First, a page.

Tag Archives: nature

The mystery of the birds with the weird feet

It’s something that’s bothered me for years. Oh, I forget about it and obsess over other things, like why all the women in CSI Miami have uniformly fabulous long hair when they work with evidence from crime scenes (have they not heard of the scrunchie?) and that weird Moroccan dude who walks around Sandton City…

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Going after ‘extreme oil’ is extremely irresponsible

The emerging information on the quest for what is referred to as “extreme oil” is worrying in the extreme. And it is very bad news for other creatures on the planet, especially those who live in the oceans, judging by the information clip sent to me by the Care2 petition site, to which I subscribe…

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Beyond protecting the environment: Ensuring life support

Several recent reports on a variety of things have made me return to an important book by Thomas Princen, Treading Softly – on which I have written here before. The news items that caught my eye covered different, but related topics. Two of them focused on court cases involving big oil companies – Chevron and…

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An exceptional South African thinker

In 1995 one of the best loved, most down-to-earth and wisest of South Africa’s thinkers, the philosopher Marthinus Versfeld died at an advanced age. If anyone thought that philosophers must of necessity always have their “heads in the clouds” of abstract thought – like the ancient Greek philosopher Thales, who once fell into a well…

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The ‘economistic worldview’ and the destruction of life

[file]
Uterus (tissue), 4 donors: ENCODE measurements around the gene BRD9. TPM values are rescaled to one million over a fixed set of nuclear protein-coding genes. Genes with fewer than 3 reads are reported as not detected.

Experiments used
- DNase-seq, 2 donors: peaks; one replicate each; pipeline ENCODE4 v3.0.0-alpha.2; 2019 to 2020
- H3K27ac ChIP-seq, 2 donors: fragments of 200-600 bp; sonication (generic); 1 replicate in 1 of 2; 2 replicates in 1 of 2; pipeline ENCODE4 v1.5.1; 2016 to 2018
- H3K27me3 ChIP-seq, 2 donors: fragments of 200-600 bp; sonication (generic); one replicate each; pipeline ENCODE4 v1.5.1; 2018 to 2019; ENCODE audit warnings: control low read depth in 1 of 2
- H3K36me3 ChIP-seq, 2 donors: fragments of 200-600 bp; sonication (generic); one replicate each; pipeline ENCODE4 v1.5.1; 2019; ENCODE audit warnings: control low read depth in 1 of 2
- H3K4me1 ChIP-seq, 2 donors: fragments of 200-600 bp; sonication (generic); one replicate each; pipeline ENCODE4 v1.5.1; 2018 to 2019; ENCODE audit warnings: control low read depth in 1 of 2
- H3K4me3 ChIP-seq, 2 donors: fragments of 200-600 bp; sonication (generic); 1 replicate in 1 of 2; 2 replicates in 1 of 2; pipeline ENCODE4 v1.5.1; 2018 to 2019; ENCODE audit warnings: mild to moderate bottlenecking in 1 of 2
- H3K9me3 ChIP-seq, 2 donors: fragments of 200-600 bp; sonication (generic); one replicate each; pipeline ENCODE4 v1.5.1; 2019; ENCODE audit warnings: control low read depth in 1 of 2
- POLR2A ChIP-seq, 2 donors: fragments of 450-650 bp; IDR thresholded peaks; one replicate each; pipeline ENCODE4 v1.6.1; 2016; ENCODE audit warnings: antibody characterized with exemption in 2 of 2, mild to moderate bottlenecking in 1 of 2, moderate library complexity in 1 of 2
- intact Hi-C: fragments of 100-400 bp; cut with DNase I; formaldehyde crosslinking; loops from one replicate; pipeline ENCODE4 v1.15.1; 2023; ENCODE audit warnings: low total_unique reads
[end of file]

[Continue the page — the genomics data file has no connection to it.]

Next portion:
In his important recent book Treading Softly – Paths to Ecological Order (see my earlier post on it) — Thomas Princen distinguishes among four “worldviews” in relation to the environment, that is, four different ways of “perceiving and conceiving and making sense of one’s world” (pg 164) within what he terms “the current industrial, commercial…

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We’ll need two planets by 2030

At the beginning of his latest book, Treading Softly: Paths to Ecological Order, American ecological scholar Thomas Princen quotes from the Living Planet Report of 2008: “Our global [ecological] footprint now exceeds the world’s capacity to regenerate by about 30%. If our demands on the planet continue at the same rate, by the mid-2030s we…

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Is capitalism destroying our planet? (3)

*What is therefore new in Kovel’s book (The Enemy of Nature), in contrast to the many books devoted to the ecological crisis today, is the sustained manner in which he connects all the obvious signs of environmental degradation and ecosystemic breakdown with the social order or system referred to above. Thomas Berry (in The Great…

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